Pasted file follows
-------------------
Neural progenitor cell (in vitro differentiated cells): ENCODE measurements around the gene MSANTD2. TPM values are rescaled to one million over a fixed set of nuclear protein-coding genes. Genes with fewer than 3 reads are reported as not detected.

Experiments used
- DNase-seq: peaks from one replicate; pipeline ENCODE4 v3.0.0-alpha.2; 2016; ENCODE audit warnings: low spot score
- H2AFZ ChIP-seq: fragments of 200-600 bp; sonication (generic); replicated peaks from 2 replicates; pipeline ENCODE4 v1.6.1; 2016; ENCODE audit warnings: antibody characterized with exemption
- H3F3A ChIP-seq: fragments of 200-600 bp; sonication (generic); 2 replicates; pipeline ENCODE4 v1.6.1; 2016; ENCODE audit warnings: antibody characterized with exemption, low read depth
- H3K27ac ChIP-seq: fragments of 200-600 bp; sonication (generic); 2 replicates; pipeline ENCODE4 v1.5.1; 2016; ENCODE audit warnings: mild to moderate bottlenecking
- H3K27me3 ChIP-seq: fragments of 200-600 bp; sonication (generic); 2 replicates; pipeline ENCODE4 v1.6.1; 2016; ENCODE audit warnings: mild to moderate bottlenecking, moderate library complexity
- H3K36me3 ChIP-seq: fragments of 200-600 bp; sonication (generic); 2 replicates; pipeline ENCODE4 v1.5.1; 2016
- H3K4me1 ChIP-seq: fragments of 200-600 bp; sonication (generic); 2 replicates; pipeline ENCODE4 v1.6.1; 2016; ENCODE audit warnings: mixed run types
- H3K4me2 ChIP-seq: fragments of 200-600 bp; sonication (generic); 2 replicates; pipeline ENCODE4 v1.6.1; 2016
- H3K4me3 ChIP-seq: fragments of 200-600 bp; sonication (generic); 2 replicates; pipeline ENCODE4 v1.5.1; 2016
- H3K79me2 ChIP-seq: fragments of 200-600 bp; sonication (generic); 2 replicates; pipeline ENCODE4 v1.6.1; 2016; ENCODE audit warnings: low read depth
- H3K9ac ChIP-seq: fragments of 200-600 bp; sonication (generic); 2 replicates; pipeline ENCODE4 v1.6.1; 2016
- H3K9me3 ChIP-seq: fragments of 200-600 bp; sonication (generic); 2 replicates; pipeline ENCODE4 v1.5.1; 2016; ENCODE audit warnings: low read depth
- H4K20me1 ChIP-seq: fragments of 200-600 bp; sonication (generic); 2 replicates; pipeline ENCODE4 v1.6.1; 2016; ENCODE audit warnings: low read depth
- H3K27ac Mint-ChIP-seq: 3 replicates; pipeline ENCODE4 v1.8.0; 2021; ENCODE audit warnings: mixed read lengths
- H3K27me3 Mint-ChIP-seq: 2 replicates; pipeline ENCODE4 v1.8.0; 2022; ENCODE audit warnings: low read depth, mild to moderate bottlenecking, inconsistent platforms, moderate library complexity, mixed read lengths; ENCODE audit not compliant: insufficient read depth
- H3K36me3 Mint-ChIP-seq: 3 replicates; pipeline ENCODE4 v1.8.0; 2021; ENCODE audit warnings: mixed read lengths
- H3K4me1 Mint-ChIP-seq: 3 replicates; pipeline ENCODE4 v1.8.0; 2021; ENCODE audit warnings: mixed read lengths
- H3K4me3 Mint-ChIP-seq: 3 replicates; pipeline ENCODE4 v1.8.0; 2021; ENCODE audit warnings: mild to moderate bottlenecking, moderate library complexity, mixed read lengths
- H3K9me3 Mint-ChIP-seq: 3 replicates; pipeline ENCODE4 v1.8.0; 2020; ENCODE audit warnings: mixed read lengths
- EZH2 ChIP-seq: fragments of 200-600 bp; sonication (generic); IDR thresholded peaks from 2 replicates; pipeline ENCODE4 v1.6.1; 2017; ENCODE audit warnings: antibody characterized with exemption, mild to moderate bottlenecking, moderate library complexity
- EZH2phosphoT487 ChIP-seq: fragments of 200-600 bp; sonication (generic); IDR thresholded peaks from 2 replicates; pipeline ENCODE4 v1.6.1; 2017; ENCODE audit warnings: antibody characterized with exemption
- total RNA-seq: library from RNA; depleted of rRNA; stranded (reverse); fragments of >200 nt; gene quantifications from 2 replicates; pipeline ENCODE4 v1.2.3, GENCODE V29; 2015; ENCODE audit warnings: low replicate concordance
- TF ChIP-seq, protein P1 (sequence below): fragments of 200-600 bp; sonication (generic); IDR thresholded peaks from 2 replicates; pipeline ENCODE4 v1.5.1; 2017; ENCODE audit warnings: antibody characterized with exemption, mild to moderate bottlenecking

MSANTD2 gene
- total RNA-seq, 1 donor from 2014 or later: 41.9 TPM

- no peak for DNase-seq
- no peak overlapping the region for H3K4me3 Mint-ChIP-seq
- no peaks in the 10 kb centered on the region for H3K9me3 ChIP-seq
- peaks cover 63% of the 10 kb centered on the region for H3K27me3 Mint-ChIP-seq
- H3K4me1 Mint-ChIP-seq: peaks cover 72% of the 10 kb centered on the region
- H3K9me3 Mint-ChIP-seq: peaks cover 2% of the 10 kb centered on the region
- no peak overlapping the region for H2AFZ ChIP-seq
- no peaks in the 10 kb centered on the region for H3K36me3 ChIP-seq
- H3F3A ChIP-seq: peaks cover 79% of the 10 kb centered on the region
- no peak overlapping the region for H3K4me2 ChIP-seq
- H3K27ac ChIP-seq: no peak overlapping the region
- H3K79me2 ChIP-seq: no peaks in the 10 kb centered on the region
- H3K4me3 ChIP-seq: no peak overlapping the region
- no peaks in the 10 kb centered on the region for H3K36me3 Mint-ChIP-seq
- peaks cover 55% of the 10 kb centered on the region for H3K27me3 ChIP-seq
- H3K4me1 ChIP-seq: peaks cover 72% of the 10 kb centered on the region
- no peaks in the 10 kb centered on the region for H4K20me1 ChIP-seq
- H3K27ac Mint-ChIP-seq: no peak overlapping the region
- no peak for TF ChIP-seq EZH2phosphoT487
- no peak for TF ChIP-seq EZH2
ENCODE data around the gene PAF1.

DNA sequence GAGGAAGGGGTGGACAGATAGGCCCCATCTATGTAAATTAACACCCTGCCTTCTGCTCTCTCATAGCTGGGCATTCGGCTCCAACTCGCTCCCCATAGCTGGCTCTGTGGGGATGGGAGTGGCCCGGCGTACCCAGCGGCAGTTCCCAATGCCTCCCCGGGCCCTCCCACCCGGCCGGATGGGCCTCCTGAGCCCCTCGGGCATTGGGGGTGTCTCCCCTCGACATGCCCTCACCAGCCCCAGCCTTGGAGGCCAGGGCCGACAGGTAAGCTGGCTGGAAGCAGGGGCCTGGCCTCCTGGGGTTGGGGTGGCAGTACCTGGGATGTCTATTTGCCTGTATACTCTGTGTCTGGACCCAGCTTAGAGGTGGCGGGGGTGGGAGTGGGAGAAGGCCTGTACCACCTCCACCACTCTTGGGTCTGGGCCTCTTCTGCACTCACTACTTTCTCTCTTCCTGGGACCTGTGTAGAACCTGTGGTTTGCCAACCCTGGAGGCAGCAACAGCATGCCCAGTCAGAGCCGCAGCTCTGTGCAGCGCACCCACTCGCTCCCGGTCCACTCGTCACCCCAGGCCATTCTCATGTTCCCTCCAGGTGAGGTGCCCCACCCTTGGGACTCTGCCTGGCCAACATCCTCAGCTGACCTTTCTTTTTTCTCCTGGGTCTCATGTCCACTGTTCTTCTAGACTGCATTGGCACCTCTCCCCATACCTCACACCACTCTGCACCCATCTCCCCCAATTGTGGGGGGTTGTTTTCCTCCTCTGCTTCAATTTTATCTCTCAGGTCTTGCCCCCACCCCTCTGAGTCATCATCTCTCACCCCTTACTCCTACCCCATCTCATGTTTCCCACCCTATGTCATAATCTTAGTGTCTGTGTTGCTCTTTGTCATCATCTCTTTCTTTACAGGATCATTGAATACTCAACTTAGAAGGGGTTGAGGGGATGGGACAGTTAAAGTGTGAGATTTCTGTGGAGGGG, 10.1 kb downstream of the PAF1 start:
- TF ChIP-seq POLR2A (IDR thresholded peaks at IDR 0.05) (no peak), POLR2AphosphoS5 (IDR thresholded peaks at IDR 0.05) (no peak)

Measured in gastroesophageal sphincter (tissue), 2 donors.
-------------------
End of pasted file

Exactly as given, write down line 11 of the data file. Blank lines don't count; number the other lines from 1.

- H3K4me3 ChIP-seq: fragments of 200-600 bp; sonication (generic); 2 replicates; pipeline ENCODE4 v1.5.1; 2016